It was the last day of school on Thursday.  On the last day of school there is a final assembly and all the prefects for the next year are announced. The enthusiasm that the students embrace this with is wonderful.  Why not clap, and shout and do standing ovations?  I was so happy with the choice for head girl for 2014 that I actually did an 80s power grab of happiness (clench your hand in a fist in front of your face and then pull the fist down = 80s power grab).  It’s actually how I feel most days in my classroom.  I feel 80s-power-grab-of-happiness because of my students and their humour, intelligence and sense of justice for their sisters, brothers and the world.  The impulses in us are good.  They remain good.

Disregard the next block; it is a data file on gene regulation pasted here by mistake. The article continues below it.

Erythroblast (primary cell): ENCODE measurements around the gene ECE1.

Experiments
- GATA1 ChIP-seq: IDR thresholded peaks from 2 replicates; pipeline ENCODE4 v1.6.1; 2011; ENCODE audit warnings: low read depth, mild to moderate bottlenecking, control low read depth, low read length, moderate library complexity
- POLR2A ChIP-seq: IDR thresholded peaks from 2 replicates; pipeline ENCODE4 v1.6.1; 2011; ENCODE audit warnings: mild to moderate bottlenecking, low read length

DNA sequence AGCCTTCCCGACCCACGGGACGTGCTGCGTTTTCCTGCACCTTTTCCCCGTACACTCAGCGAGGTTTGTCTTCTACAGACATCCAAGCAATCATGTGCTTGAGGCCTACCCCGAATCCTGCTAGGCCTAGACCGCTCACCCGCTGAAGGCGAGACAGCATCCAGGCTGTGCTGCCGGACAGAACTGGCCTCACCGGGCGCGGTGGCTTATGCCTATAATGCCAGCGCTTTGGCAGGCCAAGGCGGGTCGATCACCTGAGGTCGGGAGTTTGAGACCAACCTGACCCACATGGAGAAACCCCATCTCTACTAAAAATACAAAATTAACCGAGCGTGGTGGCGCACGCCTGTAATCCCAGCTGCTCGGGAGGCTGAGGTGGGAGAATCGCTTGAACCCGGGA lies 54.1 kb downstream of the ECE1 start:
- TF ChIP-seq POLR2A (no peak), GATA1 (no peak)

Mum and Dad.  I feel good.  I need to work harder at most things, but I can.  I learnt when my first child was born that love is infinite, and when my second child was born that love doesn’t diminish in size when it is divided.  There is enough for everyone.

That’s a good thing to know at 40.

Take care,

Love

John-Paul

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4 thoughts on “The end of the year

  1. That was so heartfelt, finger-in-the-vein beautiful. I love your eloquence, insight and honesty. Please keep writing and sharing. It’s such a gift. Keep pushing.

  2. I wasn’t one of the students who gave you a card, but I do want to say thank you for being an amazing teacher, and also for not being content with amazing, but pushing for whatever superlative comes after amazing. One day when I’m famous an interviewer will asked me who inspired me, and I will say my year 13 history teacher, because you inspired me to never ignore the ugly and threadbare and terrible. “The standard you walk past is the standard you accept”
    So thank you, Sophie